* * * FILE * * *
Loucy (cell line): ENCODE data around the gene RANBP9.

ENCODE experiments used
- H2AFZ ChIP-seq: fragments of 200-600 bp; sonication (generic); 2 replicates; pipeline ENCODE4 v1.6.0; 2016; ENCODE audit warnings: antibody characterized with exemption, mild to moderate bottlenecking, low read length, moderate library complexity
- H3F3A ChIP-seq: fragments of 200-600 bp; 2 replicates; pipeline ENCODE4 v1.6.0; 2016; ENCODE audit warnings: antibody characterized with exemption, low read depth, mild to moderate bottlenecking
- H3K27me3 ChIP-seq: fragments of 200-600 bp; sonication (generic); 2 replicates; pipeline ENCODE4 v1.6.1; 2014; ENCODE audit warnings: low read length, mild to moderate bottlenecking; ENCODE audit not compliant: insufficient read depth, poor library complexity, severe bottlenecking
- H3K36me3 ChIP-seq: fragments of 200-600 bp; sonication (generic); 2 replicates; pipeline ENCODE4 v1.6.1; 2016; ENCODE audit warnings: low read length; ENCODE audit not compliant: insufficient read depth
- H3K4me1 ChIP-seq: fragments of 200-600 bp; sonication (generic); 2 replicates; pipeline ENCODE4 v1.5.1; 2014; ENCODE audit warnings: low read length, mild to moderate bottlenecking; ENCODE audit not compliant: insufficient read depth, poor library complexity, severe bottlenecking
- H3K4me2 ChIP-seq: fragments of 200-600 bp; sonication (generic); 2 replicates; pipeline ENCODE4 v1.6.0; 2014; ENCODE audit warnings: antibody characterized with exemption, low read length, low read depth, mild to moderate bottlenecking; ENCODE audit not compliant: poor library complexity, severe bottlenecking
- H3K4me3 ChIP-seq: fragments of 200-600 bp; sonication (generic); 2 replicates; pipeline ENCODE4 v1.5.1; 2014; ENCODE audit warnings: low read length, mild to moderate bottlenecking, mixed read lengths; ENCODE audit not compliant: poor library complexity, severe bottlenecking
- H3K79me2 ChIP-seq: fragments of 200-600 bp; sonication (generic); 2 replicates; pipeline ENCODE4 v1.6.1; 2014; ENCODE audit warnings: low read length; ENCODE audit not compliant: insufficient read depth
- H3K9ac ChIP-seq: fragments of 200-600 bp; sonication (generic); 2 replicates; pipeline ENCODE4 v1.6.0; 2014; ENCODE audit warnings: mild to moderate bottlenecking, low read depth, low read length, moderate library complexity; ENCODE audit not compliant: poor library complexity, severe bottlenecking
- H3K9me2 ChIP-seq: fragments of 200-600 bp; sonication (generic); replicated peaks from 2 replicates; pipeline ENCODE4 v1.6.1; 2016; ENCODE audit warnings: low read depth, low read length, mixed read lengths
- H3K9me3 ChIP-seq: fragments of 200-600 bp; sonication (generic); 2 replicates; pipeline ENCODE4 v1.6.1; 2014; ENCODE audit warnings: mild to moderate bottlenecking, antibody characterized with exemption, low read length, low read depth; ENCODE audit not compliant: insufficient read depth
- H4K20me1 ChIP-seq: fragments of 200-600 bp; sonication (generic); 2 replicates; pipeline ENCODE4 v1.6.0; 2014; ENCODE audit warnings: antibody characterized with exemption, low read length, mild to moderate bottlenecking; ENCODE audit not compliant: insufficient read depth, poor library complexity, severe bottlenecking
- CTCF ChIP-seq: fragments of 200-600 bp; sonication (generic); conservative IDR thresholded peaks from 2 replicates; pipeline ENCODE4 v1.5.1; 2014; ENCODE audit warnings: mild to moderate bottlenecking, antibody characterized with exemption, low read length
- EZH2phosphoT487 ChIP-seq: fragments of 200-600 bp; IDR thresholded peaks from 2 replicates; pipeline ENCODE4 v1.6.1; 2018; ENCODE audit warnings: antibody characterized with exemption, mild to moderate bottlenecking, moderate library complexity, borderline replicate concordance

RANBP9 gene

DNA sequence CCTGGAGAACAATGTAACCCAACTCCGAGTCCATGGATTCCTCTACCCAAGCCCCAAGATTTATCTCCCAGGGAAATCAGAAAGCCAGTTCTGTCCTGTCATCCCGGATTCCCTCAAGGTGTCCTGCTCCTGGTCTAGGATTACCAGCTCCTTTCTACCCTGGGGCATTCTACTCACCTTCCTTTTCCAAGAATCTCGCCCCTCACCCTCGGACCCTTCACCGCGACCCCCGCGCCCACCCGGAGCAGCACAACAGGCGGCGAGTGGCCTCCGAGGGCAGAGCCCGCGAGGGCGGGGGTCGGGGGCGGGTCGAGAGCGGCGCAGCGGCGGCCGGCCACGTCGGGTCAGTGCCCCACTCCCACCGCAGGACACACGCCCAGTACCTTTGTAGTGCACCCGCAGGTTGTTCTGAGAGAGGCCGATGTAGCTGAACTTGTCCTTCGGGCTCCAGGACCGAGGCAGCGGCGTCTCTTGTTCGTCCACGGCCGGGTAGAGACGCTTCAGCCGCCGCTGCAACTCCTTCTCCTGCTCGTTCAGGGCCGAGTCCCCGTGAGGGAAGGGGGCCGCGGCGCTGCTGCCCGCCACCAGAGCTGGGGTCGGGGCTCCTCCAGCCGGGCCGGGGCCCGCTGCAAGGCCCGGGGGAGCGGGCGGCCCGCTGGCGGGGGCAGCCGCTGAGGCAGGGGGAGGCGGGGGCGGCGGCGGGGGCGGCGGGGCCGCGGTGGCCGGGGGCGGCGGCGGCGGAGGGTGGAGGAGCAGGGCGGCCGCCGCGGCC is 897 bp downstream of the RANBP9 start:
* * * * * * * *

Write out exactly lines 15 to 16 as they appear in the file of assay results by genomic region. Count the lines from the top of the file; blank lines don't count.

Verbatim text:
- CTCF ChIP-seq: fragments of 200-600 bp; sonication (generic); conservative IDR thresholded peaks from 2 replicates; pipeline ENCODE4 v1.5.1; 2014; ENCODE audit warnings: mild to moderate bottlenecking, antibody characterized with exemption, low read length
- EZH2phosphoT487 ChIP-seq: fragments of 200-600 bp; IDR thresholded peaks from 2 replicates; pipeline ENCODE4 v1.6.1; 2018; ENCODE audit warnings: antibody characterized with exemption, mild to moderate bottlenecking, moderate library complexity, borderline replicate concordance